During the norming stage of group development, the practices and expectations of the group are solidified, which leads to more stability, productivity, and cohesion within the group. Group norms are behaviours that become routine but are not explicitly taught or stated. In short, group norms help set the tone for what group members ought to do and how they ought to behave (Ellis & Fisher, 1994). Many implicit norms are derived from social norms that people follow in their everyday life. Norms within the group about politeness, lateness, and communication patterns are typically similar to those in other contexts. Sometimes a norm needs to be challenged because it is not working for the group, which could lead a group back to the storming stage. Other times, group members challenge norms for no good reason, which can lead to punishment for the group member or create conflict within the group.
At this stage, there is a growing consensus among group members as to the roles that each person will play, the way group interactions will typically play out, and the direction of the group. Leaders that began to emerge have typically gained the support of other group members, and group identity begins to solidify. The group may now be recognizable by those on the outside, as slogans, branding, or patterns of interaction become associated with the group. This stage of group development is key for the smooth operation of the group. Norms bring a sense of predictability and stability that can allow a group to move on to the performing stage of group development. Norms can also bring with them conformity pressures that can be positive or negative. In general, people go along with a certain amount of pressure to conform out of a drive to avoid being abnormal that is a natural part of our social interaction (Ellis & Fisher, 1994). Too much pressure, however, can lead people to feel isolated and can create a negative group climate.
Explicit rules may also guide group interaction. Rules are explicitly stated guidelines for members and may refer to things like expected performance levels or output, attitudes, or dress codes. Rules may be communicated through verbal instructions, employee handbooks, membership policies, or codes of conduct (Hargie, 2011). Groups can even use established procedures to manage the flow of conversations and decision-making procedures. Group members can contest or subvert group rules just as they can norms. Violations of group rules, however, typically result in more explicit punishments than do violations of norms.
During the performing stage of group development, group members work relatively smoothly toward the completion of a task or achievement of a purpose. Although interactions in the performing stage are task focused, the relational aspects of group interaction provide an underlying support for the group members. Socialization outside of official group time can serve as a needed relief from the group’s task. During task-related interactions, group members ideally begin to develop a synergy that results from the pooling of skills, ideas, experiences, and resources. Synergy is positive in that it can lead group members to exceed their expectations and perform better than they could individually. Glitches in the group’s performance can lead the group back to previous stages of group development. Changes in membership, member roles, or norms can necessitate a revisiting of aspects of the forming, storming, or norming stages. One way to continue to build group cohesion during the performing stage is to set short-term attainable group goals. Accomplishing something, even if it’s small, can boost group morale, which in turn boosts cohesion and productivity.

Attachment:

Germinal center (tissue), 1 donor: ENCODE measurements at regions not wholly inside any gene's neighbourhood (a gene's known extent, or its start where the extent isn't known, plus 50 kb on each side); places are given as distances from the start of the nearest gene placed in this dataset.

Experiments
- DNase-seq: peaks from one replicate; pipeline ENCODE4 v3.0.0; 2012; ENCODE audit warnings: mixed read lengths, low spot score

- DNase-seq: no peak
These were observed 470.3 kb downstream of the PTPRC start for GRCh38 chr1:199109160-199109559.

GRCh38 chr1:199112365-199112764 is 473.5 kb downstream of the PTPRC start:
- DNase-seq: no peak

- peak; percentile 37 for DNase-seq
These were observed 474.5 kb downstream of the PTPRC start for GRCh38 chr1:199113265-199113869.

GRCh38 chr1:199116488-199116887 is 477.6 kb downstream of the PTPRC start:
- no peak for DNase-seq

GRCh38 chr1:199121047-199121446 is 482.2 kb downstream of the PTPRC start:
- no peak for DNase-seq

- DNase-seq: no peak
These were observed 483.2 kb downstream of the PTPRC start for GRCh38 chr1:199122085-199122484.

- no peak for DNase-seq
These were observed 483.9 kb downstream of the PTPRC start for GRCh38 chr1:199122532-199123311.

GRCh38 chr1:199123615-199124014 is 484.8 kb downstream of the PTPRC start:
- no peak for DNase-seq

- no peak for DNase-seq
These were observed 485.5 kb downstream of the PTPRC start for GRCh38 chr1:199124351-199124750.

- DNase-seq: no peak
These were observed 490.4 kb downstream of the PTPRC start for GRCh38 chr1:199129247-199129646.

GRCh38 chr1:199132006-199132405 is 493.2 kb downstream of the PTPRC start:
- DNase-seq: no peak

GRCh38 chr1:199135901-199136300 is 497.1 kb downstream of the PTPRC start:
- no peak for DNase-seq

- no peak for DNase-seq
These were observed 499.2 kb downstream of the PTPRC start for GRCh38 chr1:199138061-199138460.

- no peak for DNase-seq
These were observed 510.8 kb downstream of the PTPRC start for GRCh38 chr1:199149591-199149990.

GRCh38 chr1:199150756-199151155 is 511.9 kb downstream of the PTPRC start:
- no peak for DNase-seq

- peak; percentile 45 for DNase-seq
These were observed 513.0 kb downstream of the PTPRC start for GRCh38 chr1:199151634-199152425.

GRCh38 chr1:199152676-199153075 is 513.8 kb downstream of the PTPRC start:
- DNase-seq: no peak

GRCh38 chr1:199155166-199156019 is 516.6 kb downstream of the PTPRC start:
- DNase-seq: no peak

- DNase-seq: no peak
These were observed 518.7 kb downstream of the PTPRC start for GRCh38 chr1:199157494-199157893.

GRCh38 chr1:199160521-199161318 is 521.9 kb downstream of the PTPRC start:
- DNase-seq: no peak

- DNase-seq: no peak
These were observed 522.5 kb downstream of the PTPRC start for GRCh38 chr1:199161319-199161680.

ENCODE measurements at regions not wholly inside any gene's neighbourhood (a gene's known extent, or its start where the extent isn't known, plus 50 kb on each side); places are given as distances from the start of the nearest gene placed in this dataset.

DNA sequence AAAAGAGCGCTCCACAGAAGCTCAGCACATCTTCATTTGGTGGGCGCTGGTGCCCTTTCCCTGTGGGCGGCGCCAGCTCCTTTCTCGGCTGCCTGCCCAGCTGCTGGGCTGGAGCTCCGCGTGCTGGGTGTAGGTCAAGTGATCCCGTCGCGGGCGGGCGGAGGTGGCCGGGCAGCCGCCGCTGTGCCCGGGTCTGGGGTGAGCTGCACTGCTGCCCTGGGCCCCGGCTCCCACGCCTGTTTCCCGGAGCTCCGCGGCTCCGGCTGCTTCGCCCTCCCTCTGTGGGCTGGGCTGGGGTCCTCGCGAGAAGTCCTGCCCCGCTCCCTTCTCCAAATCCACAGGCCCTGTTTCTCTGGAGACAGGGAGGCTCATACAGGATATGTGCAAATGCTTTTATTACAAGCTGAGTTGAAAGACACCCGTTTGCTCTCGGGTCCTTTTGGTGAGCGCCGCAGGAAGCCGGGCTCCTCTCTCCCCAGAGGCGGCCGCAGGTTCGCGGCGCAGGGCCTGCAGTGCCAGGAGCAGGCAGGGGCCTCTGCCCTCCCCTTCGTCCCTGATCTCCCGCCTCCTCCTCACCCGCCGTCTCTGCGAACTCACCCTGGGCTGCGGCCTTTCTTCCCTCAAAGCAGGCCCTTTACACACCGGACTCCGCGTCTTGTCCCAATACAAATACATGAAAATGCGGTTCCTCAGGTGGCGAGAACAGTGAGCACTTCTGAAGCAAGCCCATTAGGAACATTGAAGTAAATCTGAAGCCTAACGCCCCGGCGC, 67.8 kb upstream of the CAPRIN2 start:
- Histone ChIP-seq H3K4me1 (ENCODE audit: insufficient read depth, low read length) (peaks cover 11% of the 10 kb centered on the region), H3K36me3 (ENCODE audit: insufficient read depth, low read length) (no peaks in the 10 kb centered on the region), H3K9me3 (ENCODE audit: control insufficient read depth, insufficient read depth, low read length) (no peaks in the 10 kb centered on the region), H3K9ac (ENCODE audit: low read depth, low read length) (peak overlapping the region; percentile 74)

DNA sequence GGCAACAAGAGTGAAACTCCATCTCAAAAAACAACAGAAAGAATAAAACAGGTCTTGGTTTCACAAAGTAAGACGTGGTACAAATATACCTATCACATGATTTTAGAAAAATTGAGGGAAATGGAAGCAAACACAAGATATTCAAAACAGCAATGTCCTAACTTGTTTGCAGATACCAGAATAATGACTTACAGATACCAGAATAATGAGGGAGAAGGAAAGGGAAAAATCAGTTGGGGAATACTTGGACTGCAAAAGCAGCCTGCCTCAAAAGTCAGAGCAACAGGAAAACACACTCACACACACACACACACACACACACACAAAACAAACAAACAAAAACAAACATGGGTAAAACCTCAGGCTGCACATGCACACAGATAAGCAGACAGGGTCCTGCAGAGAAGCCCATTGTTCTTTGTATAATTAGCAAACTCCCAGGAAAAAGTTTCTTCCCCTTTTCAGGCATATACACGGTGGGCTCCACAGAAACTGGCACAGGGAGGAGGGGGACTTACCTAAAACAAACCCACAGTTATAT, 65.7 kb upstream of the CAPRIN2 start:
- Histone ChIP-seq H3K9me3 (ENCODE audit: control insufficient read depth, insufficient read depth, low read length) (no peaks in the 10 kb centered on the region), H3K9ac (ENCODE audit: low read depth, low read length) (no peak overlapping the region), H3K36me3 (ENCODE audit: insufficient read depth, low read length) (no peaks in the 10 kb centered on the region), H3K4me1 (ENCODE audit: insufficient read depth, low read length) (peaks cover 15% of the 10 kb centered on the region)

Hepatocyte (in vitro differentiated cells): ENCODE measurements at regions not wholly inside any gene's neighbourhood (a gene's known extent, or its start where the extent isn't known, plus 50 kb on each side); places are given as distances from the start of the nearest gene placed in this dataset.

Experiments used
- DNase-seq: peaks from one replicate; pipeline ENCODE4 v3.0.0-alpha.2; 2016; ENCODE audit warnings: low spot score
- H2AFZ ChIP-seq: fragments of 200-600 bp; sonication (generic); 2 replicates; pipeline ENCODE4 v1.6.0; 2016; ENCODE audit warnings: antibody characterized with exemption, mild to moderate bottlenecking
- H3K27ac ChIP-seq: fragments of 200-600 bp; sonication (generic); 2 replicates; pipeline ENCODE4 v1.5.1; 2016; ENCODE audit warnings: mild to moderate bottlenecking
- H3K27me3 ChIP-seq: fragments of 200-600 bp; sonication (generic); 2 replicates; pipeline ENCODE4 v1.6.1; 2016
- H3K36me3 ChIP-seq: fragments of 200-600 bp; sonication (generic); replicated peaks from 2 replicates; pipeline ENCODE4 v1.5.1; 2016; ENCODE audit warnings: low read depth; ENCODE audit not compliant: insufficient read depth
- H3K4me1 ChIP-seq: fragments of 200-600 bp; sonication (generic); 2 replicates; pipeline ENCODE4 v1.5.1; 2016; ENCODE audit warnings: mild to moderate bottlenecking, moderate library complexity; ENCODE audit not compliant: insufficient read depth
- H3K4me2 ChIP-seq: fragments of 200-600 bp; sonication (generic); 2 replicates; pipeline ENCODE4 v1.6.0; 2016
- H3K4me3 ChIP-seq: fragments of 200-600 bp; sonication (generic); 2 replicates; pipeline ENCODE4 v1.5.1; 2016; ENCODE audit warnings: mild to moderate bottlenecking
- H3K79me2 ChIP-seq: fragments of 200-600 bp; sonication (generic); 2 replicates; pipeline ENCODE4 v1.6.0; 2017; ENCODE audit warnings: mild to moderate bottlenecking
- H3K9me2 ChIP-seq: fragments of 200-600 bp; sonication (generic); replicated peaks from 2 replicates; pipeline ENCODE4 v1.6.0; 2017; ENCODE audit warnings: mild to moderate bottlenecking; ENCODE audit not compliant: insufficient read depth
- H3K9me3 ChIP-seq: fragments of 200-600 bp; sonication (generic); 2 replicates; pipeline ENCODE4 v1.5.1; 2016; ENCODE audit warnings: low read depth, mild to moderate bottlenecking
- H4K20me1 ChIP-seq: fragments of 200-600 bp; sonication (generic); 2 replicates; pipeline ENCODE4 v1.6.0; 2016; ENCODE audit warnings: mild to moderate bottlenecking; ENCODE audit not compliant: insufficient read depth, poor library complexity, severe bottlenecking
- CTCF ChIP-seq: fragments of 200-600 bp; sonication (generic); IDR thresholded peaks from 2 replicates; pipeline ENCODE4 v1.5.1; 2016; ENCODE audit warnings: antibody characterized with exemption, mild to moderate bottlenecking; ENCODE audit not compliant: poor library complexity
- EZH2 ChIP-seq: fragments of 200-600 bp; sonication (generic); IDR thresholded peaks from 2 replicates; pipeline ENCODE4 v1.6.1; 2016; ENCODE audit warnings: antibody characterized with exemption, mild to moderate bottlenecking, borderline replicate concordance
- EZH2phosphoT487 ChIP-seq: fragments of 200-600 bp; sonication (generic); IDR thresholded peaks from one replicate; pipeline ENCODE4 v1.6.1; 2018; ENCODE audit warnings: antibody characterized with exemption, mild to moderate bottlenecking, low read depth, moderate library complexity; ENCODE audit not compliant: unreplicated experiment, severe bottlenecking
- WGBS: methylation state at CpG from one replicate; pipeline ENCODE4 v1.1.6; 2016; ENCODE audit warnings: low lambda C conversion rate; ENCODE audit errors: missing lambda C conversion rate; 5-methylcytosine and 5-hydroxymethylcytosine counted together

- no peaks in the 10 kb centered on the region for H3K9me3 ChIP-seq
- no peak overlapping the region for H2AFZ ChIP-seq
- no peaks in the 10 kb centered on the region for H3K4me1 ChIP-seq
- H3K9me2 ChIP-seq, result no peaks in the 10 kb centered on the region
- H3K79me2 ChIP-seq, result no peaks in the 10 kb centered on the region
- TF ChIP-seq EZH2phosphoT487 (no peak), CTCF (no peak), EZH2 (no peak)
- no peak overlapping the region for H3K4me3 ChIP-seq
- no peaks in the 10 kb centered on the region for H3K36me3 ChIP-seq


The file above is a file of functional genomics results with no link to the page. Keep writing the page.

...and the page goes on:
The adjourning stage of group development occurs when a group dissolves because it has completed its purpose or goal, membership is declining and support for the group no longer exists, or it is dissolved because of some other internal or external cause. Some groups may live on indefinitely and not experience the adjourning stage. Other groups may experience so much conflict in the storming stage that they skip norming and performing and dissolve before they can complete their task. For groups with high social cohesion, adjourning may be a difficult emotional experience. However, group members may continue interpersonal relationships that formed even after the group dissolves. In reality, many bonds, even those that were very close, end up fading after the group disbands. This doesn’t mean the relationship wasn’t genuine; interpersonal relationships often form because of proximity and shared task interaction. Once that force is gone, it becomes difficult to maintain friendships, and many fade away. For groups that had negative experiences, the adjourning stage may be welcomed.
To make the most out of the adjourning stage, it is important that there be some guided and purposeful reflection. Many groups celebrate their accomplishments with a party or ceremony. Even groups that had negative experiences or failed to achieve their purpose can still learn something through reflection in the adjourning stage that may be beneficial for future group interactions. Often, group members leave a group experience with new or more developed skills that can be usefully applied in future group or individual contexts. Even groups that are relational rather than task focused can increase members’ interpersonal, listening, or empathetic skills or increase cultural knowledge and introduce new perspectives.
Ellis, D.G. & Fisher, B.A. (1994). Small group decision making: Communication and the group process (4th Ed.). New York: McGraw-Hill.
Hargie, O. (2011). Skilled interpersonal interaction: Research, theory, and practice (5th Ed.). London: Routledge.
Tuckman, B.W. & Jensen, M.C. (1977). Stages of small-group development revisited. Group and organizational studies, 2(4): 419–27.